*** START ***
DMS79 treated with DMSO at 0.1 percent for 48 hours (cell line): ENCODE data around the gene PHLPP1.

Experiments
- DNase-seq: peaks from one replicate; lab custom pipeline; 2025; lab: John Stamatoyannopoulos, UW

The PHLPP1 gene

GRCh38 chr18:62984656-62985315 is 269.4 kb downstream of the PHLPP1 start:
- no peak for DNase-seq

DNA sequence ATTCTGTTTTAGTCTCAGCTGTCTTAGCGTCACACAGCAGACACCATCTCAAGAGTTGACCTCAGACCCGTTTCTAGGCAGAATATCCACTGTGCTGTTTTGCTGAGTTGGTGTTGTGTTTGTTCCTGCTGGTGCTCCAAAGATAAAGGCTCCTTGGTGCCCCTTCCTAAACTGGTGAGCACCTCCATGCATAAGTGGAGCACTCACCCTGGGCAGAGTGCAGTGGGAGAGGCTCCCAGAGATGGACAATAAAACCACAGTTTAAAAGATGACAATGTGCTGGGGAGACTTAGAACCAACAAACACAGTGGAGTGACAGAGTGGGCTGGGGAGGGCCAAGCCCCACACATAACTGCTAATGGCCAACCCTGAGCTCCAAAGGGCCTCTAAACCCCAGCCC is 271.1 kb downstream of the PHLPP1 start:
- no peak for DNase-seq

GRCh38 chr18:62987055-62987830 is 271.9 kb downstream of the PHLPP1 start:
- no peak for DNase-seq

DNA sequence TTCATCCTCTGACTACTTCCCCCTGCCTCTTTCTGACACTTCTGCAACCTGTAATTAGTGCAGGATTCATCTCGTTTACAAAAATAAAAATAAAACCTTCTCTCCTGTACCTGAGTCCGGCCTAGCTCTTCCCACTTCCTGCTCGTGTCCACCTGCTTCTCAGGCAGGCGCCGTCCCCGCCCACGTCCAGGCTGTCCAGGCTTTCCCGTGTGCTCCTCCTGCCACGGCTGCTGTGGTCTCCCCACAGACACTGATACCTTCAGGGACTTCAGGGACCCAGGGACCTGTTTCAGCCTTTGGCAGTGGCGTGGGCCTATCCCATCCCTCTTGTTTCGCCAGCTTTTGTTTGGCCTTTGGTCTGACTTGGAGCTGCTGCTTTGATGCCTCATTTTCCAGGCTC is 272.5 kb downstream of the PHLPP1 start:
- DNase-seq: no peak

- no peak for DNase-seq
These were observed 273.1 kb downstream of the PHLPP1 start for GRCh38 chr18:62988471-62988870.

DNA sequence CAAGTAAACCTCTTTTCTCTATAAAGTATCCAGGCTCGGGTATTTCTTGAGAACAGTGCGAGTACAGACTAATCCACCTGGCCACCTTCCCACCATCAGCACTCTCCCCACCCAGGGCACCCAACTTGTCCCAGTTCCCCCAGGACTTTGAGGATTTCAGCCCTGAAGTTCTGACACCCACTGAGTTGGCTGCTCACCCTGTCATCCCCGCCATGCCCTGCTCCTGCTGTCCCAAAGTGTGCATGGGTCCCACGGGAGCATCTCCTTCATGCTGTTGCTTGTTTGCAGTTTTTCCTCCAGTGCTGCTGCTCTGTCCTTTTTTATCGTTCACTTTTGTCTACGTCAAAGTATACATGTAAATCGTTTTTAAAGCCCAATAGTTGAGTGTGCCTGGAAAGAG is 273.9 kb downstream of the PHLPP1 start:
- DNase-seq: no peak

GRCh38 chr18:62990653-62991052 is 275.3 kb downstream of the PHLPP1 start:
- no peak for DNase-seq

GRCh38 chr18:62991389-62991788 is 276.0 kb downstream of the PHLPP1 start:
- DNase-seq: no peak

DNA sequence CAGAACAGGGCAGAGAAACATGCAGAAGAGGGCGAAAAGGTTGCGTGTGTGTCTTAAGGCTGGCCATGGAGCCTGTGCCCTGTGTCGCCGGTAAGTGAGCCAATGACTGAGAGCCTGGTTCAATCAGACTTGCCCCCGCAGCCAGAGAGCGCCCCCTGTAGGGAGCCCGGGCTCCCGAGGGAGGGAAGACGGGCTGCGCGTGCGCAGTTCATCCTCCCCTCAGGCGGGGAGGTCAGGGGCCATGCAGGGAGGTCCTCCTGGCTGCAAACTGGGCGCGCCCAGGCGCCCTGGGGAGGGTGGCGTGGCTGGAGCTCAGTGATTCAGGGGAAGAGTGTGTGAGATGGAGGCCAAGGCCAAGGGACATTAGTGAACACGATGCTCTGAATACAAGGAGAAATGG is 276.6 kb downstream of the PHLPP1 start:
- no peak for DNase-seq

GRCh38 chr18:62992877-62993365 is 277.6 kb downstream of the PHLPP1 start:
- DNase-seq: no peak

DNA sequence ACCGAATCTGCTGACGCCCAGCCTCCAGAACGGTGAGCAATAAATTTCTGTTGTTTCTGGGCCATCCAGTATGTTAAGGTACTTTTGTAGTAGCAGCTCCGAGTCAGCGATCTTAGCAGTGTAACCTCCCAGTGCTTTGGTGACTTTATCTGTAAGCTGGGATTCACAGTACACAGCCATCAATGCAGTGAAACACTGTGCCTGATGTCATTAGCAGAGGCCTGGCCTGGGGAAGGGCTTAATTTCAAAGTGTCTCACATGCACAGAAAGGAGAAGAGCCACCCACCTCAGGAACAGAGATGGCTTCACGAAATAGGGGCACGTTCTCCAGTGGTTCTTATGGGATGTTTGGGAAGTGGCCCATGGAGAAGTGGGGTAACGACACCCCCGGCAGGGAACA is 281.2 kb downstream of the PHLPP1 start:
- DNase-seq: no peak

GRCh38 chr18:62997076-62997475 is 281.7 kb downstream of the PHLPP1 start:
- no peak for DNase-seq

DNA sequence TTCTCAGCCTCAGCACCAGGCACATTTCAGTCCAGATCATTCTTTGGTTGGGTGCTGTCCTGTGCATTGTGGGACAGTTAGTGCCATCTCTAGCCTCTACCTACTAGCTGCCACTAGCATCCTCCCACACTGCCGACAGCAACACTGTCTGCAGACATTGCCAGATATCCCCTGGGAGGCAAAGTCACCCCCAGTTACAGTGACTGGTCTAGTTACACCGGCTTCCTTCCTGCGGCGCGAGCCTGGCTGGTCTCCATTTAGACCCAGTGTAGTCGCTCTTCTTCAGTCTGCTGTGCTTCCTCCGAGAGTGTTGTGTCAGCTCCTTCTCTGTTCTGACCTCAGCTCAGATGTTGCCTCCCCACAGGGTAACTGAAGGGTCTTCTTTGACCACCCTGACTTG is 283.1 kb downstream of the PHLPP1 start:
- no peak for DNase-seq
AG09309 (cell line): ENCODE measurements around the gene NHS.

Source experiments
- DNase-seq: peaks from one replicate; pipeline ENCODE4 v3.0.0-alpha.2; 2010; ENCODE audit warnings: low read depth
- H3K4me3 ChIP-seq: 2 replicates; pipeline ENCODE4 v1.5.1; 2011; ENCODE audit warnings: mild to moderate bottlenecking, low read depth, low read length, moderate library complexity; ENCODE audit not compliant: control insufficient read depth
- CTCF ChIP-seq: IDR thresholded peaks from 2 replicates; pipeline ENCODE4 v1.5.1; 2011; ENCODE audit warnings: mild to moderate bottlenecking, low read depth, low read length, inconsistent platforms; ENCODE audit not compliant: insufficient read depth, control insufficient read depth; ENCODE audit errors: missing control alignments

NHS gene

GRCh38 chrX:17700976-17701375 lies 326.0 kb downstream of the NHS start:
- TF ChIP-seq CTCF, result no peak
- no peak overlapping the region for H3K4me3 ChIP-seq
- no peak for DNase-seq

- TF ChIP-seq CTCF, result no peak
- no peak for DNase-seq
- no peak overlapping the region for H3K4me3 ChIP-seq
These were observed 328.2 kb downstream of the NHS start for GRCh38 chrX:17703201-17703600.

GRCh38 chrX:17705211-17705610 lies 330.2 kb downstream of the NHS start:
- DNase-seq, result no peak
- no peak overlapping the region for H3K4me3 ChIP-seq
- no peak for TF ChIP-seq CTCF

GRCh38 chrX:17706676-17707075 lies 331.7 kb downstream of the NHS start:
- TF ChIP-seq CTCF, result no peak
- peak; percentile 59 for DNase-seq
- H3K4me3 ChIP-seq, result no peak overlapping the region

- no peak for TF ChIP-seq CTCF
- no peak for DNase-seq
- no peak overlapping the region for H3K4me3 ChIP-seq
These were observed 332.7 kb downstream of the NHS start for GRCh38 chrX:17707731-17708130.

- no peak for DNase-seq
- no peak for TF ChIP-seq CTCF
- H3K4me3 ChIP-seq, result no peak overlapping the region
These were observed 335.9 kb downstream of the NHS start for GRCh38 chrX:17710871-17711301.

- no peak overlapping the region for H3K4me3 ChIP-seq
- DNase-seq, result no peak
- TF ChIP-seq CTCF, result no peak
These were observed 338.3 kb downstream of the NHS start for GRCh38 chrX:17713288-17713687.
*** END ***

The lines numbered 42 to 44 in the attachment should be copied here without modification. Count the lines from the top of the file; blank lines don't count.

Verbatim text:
- no peak for DNase-seq
- no peak overlapping the region for H3K4me3 ChIP-seq
These were observed 328.2 kb downstream of the NHS start for GRCh38 chrX:17703201-17703600.